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Plant of the Week #5- May 27

Sometimes it takes a keen eye to spot a plant that is diminutive in size, yet alluring in charm and appeal. One that fits this description is the native plant Small Skullcap, Scutellaria parvula var missouriensis in Wisconsin, but S. leonardii in Minnesota. Here is one on a bluff prairie above La Crosse:

A perennial plant in the mint family, it is aromatic, grows about 6-8" tall, has a square stem, fine downy hairs, and a very attractive blue to violet flower that blooms from May into July. It spreads by rhizomes as well as by seeds. "Scutellaria" comes from the Latin scutella which means "small dish" referring to the dish shaped sepal as per the blue arrow. This is also where the name "skullcap" comes from.


Note the red arrow showing a leaf that has 2 side veins. To some taxonomists, this is one feature that helps distinguish the common S. parvula var missouriensis from the endangered S. parvula var. parvula which has 3-5 side veins as well as glandular hairs which you'll need your trusty 10 loupe to see!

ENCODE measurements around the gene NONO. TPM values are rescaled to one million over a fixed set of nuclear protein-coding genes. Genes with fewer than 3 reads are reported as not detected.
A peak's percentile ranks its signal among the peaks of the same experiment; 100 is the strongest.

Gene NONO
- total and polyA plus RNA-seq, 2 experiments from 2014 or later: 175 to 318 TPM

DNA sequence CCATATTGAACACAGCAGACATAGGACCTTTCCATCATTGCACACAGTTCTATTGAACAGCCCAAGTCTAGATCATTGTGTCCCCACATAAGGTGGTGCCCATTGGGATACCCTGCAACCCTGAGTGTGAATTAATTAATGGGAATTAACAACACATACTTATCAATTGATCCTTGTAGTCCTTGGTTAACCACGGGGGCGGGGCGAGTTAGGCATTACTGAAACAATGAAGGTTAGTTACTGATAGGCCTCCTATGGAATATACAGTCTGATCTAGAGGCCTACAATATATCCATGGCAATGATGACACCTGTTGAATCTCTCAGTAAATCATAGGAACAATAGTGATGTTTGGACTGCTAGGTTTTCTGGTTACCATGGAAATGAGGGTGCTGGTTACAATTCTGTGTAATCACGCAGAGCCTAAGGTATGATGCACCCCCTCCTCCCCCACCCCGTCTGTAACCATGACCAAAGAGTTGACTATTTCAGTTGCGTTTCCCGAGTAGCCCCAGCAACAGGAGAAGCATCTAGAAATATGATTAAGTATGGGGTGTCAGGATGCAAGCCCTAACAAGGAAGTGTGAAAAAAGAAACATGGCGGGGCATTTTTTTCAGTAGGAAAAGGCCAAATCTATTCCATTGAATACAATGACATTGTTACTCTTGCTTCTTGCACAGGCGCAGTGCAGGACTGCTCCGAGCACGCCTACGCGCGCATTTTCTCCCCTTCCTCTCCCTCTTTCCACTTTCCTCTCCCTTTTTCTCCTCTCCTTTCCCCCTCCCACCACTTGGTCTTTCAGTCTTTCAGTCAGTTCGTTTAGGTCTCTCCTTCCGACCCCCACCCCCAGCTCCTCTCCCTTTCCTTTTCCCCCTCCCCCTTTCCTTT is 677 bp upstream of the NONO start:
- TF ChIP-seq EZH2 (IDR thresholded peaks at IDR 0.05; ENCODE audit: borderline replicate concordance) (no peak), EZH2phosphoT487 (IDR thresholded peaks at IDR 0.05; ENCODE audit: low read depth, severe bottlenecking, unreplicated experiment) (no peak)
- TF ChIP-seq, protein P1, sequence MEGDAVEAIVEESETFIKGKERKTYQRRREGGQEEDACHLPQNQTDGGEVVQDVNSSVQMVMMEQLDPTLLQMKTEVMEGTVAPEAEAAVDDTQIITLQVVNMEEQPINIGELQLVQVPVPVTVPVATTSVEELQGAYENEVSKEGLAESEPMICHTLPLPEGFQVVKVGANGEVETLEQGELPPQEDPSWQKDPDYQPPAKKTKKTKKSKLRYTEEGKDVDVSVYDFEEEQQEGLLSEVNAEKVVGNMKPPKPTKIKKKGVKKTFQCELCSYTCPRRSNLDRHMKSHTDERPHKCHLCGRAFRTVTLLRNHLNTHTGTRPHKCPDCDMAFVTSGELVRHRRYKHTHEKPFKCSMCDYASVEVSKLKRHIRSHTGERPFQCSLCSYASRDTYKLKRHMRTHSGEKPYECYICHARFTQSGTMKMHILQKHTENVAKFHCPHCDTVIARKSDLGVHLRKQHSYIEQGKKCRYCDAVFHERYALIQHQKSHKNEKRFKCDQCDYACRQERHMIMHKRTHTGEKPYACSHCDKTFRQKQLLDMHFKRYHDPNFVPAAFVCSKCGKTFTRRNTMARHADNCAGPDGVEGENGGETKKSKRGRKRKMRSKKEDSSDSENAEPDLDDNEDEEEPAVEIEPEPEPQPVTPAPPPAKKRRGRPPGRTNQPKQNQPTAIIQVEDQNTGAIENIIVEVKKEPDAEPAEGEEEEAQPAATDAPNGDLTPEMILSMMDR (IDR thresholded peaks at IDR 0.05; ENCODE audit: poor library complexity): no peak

There are also some flowers on these plants that practice "cleistogamy" which is a type of self-pollination. These flowers look very different than the normal flowers. This might make some of you think back to a previous post about self-pollination: https://www.friendsoftheblufflands.org/post/let-them-have-sex-flowers-that-is


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